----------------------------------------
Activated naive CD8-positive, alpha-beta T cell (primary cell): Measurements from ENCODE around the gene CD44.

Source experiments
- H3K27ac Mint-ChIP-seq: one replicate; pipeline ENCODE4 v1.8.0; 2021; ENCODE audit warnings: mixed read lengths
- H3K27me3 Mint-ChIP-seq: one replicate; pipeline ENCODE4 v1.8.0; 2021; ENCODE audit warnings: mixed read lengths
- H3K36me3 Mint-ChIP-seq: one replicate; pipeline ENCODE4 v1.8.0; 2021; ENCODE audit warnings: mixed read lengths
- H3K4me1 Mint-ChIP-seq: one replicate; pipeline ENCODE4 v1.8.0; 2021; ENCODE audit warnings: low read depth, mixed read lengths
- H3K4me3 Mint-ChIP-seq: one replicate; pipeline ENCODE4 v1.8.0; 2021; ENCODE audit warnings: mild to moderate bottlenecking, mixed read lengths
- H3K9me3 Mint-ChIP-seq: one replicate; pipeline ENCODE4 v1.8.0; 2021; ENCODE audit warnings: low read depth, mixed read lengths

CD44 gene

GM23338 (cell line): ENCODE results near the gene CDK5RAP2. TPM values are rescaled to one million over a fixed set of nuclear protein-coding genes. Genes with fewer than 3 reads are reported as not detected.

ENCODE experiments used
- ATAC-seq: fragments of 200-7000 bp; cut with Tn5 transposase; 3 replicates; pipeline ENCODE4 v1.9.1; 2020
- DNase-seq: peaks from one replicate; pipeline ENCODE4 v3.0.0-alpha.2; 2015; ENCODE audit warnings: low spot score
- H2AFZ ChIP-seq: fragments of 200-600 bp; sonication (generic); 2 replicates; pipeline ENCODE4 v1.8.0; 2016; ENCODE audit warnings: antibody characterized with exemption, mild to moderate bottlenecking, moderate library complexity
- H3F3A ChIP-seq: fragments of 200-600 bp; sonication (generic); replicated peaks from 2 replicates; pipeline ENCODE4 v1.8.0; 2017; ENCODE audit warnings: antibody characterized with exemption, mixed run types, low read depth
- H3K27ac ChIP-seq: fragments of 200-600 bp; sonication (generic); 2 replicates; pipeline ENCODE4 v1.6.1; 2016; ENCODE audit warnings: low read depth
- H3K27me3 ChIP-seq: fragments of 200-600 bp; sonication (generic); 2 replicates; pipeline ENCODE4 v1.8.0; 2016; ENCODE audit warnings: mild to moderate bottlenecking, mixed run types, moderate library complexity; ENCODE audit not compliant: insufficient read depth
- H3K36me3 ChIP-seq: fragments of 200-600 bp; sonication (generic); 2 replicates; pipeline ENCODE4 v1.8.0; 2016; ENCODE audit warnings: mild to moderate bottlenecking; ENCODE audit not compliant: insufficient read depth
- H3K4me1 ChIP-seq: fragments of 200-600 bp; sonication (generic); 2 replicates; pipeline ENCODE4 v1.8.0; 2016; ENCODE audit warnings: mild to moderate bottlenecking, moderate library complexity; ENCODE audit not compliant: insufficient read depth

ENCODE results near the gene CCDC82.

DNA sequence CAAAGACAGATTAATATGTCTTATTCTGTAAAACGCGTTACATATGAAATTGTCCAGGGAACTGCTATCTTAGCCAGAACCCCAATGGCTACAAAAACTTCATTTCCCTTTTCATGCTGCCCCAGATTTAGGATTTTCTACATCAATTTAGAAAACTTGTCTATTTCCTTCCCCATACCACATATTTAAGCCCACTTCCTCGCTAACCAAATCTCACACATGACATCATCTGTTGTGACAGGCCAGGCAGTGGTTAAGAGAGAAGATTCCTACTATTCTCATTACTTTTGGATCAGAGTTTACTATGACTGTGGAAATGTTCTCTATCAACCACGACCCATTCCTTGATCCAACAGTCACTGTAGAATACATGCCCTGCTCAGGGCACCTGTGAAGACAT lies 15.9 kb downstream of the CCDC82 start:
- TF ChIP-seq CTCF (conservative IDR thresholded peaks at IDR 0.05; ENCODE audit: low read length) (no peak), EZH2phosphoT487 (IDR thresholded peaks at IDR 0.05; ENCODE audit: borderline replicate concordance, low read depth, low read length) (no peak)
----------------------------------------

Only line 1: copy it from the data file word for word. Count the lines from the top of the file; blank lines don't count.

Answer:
Activated naive CD8-positive, alpha-beta T cell (primary cell): Measurements from ENCODE around the gene CD44.